Like the out-of-touch Brethren who lead the Mormon church, Im fond an ancient Middle Eastern proverb:  The dog barks, but the caravan moves on. (It rhymes in both Turkish and Armenian.)

After I left the Mormon church thirty years ago, Elder Holland sent me a sincere and thoughtful private letter in which he described me as perhaps the “biggest disappointment” of all his students and friends at BYU. 


When I first read Elder Holland’s letter three decades ago, I felt like I’d been punched in the stomach. That’s the same way I used to feel every time I heard the Mormons’ message that gay, lesbian, and transgender youth are hopelessly broken and unworthy of love. Despite the progress I’ve made, the church’s ugly attack on gay families five years ago once again triggered debilitating PTSD symptoms.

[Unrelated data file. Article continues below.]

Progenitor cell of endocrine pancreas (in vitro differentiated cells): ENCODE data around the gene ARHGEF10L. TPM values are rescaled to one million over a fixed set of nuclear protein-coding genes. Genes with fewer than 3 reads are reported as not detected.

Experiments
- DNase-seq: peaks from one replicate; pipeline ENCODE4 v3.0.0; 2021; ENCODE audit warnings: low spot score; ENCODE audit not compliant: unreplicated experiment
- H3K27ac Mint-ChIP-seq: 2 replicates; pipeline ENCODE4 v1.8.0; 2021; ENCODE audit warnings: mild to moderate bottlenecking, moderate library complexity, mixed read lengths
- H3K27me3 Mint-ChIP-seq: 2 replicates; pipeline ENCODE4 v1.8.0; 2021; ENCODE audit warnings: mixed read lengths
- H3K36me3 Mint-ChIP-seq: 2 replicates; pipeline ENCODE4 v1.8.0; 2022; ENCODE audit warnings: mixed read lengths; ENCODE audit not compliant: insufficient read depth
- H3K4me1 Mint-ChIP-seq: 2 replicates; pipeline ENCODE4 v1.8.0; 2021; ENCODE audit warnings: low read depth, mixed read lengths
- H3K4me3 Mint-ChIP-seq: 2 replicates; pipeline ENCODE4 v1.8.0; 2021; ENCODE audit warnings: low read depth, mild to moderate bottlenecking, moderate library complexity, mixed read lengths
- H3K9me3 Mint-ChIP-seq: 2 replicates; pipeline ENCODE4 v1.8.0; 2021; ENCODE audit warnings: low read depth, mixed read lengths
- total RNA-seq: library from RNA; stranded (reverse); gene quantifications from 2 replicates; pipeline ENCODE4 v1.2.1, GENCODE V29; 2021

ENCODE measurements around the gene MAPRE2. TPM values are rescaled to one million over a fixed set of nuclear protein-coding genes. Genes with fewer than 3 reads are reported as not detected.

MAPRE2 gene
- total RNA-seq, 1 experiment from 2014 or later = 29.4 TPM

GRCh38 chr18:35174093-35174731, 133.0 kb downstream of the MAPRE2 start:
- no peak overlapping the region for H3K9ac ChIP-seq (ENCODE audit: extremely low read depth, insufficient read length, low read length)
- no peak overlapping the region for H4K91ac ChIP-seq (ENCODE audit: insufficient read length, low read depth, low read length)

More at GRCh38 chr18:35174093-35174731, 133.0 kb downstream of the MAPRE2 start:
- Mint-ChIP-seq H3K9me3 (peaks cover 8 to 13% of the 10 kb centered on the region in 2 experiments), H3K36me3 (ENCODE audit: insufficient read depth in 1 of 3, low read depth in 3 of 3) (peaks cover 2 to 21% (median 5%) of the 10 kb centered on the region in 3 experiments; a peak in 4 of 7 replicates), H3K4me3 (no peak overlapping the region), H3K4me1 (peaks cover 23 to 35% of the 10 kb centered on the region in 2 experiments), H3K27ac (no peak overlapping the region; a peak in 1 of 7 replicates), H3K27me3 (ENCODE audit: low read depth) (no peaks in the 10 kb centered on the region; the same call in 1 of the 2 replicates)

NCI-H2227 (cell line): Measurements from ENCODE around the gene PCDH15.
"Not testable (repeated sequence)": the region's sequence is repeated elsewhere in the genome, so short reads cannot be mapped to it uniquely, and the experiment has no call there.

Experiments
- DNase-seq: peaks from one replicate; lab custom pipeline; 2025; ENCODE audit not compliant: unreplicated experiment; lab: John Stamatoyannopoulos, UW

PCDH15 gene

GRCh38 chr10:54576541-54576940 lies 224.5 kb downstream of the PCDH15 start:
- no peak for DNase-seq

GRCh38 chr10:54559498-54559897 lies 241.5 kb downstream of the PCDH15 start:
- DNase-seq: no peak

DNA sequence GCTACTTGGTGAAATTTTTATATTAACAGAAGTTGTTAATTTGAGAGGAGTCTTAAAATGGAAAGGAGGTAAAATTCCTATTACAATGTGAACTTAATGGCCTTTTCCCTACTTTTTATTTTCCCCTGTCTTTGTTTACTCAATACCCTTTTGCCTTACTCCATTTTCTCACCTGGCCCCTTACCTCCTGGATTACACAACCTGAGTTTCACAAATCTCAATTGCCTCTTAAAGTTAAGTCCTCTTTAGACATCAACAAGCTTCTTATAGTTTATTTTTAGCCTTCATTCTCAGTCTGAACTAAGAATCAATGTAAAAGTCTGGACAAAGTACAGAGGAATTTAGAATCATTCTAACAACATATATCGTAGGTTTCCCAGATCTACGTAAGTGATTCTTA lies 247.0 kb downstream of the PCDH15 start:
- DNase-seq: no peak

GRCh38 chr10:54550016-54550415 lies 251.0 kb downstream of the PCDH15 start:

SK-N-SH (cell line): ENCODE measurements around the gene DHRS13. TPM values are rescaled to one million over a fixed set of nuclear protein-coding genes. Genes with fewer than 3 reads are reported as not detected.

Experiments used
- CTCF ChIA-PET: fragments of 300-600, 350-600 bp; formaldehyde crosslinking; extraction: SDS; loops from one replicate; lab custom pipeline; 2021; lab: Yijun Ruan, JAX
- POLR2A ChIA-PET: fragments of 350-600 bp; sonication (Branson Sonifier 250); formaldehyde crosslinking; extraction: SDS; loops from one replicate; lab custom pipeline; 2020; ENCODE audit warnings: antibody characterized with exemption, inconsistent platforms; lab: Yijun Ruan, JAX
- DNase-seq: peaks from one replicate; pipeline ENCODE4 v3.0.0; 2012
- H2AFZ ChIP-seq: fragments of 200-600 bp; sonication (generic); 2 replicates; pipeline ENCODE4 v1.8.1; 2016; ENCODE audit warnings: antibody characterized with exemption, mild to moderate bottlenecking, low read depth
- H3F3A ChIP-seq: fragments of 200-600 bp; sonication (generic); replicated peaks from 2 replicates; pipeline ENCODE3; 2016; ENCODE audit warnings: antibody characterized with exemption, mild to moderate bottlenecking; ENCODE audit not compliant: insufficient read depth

Fortunately, it gets better. This month as I read Elder Holland’s speech and observed the justifiably outraged response, I felt only pity – for the queer youth subjected to the Brethren’s hateful, violent, and dishonest message; for the countless lives lost to suicide, loneliness, and self-destruction; for the parents forced to choose between their children and their faith; for the deluded couples pressured into doomed heterosexual marriages, and for the children of their broken homes; for the abuse victims who believed the false promise they could pray the gay away; and for the BYU students and faculty who thought they were investing in an academic degree, and instead find themselves on the road to pariah status as the Mormon version of Bob Jones University. 


I even pity the blind old men in Salt Lake who cannot see any way to untangle the knot they’ve tied themselves in. Nevertheless, today I can say that Jeffrey Holland is definitely the biggest disappointment of all my professors at BYU, Yale, and the University of Washington.